Poison oak is abundant throughout the north end of Mexico, whole of California, most of Oregon, the west of Washington, Arizona, and Nevada. Is likely found in oak, Douglas fir, redwood forests, and commonly growing with blackberries. The young lady above was intelligent just unaware of poison oaks chameleon properties. The first thing I do with new people is point out what poison-oak looks like on that day in the biome we are in. In the forest it climbs trees to get to sunlight it may go under the bark and reappearing to yards up to dangle from the lateral limbs. It may be a tangle of trunks surrounding a dead or dying tree. I have seen it completely hide a boulder the size of a house with a trunk as big as my thigh. It may be impenetrable hedge, a scrub, or prostrate vine. If it is among the willows it looks like willow, in blackberry it morphs to look like blackberry, it climbs trees many yards under the bark to emerge above and dangle down from the lateral wood; this is an insidious behavior in winter when it is just lifeless twigs coming out of an oak tree. Near the ocean it will have small leathery leaves under the redwood canopy delicate leaves as big as my hand. As I see changes in the seasons I point out to our students what the changes look like, but all stages of the plant can be seen at any time of the year. A person may know what it looks like in one stage of the year but not in others, or how it grows in their home area but not in the area they are hiking in. In spring in the coldest places of the north coast the leaf bud may not have opened and it may just be a patch of nondescript upright straight smooth stems where the deer feed on it each year keeping it no taller than a foot or two. It may be leafless twigs coming out of the bark of an oak or redwood tree. In warmer areas the leaves may have broken open already and are a shiny bronze. Later in spring a glossy green. When the summer comes, the leaves change to yellow green to reddish hue, and finally turning bright red or pink during the fall.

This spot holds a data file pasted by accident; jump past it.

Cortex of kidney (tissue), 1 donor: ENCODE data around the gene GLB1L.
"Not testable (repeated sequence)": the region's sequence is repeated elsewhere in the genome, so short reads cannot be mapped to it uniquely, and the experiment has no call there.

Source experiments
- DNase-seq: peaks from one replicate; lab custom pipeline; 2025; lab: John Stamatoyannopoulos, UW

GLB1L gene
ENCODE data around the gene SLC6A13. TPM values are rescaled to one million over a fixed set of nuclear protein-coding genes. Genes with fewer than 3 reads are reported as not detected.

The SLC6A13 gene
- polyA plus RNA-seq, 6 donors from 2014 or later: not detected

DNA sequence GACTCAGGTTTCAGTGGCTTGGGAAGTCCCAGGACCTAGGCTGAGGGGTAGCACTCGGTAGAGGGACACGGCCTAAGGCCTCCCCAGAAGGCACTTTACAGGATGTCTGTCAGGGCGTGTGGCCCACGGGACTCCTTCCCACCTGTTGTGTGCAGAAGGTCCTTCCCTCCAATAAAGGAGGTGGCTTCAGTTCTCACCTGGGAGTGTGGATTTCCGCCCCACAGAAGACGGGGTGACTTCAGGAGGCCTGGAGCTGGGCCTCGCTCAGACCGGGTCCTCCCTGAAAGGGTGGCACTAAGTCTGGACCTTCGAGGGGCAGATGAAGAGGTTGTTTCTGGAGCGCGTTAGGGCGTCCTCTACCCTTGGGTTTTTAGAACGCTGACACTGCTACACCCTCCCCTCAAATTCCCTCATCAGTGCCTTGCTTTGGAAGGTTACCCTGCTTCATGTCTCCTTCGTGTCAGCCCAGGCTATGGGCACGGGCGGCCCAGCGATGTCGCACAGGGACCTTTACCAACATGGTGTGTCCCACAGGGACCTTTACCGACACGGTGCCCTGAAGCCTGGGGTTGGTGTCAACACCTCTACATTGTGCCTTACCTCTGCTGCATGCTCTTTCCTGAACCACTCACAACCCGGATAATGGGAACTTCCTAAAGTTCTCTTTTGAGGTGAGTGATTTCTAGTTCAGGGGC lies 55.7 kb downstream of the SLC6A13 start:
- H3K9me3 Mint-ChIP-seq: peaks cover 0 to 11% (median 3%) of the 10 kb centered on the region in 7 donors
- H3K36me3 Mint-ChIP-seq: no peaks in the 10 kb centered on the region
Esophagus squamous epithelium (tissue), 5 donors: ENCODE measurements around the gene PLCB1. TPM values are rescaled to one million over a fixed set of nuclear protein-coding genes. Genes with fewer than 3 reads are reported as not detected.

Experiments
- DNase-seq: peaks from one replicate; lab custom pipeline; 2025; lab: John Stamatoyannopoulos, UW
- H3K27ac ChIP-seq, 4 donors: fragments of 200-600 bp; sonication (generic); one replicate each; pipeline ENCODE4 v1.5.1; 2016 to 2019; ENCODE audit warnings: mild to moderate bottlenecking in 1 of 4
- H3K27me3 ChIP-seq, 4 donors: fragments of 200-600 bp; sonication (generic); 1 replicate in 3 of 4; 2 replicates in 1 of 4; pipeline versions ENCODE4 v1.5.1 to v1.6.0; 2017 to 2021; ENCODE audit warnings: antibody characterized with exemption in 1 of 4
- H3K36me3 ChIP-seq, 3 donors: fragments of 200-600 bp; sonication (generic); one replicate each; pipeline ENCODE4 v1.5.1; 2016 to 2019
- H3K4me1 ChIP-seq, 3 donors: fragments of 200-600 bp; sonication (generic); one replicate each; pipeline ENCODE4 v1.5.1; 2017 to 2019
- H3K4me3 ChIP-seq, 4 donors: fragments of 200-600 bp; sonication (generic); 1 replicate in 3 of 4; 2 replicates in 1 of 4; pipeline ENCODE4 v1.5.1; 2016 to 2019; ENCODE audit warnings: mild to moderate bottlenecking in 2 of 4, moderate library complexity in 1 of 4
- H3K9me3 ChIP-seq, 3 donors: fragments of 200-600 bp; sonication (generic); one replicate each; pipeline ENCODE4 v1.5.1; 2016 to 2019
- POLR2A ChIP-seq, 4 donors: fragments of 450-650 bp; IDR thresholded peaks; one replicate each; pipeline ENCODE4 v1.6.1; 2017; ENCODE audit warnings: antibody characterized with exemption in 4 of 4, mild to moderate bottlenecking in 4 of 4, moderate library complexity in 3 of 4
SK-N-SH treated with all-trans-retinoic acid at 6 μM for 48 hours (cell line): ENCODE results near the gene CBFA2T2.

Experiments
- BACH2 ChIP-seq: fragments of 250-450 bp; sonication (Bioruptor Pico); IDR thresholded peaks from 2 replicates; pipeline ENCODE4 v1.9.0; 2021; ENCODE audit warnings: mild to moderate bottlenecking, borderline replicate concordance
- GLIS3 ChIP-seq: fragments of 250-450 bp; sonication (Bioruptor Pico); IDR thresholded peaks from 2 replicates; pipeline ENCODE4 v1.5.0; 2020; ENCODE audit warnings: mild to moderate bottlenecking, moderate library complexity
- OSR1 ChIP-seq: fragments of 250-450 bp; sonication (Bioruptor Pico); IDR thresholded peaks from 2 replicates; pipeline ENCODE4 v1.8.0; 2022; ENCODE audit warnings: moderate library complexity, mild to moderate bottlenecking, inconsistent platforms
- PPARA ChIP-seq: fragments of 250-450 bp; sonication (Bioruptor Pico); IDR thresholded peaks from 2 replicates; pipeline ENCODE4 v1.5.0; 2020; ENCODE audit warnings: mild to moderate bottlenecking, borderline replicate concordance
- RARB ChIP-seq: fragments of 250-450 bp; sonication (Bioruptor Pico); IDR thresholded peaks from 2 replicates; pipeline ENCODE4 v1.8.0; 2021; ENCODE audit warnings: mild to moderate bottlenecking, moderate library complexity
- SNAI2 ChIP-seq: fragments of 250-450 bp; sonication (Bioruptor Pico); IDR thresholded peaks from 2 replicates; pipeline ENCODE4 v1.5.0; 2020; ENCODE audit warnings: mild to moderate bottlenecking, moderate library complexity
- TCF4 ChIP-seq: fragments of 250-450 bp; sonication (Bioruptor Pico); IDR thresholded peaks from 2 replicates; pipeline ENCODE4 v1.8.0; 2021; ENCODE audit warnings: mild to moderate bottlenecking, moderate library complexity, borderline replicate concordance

We have a very respectable database of photos of poison oak, but only for the Pacific North Coast. For photos of poison oak for other regional photos of poison oak as well as the other urushiol producing sumacs see poison-ivy.org

"Poison-oak grows as a dense leafy shrub in the open or in filtered sun. In shaded areas it becomes a tall-climbing vine. Leaflets are blunt-tipped in groups of three, from ½ inch to 4 inches long, with scalloped, toothed, or lobed edges. The center leaf of the cluster resembles an oak leaf. Western poison-oak grows along the Pacific Coast from New Mexico to Canada. Eastern poison-oak ranges from New Jersey to Florida and from central Texas to Kansas. Smoke from burning plants carries irritating oleoresin and can cause serious reactions"
—Wildland Firefighting Magazine
"Nature inspires creativity in a child by demanding visualization and full use of senses. Given a chance, a child will bring the confusion of the world to the woods, wash it in the creek, turn it over to see what lives on the unseen side of the confusion. Nature can frighten a child, too, and this fright serves a purpose. In nature, a child finds freedom, fantasy, and privacy; a place distant from the adult world, a separate peace."
—Richard Louv, Last Child in the Woods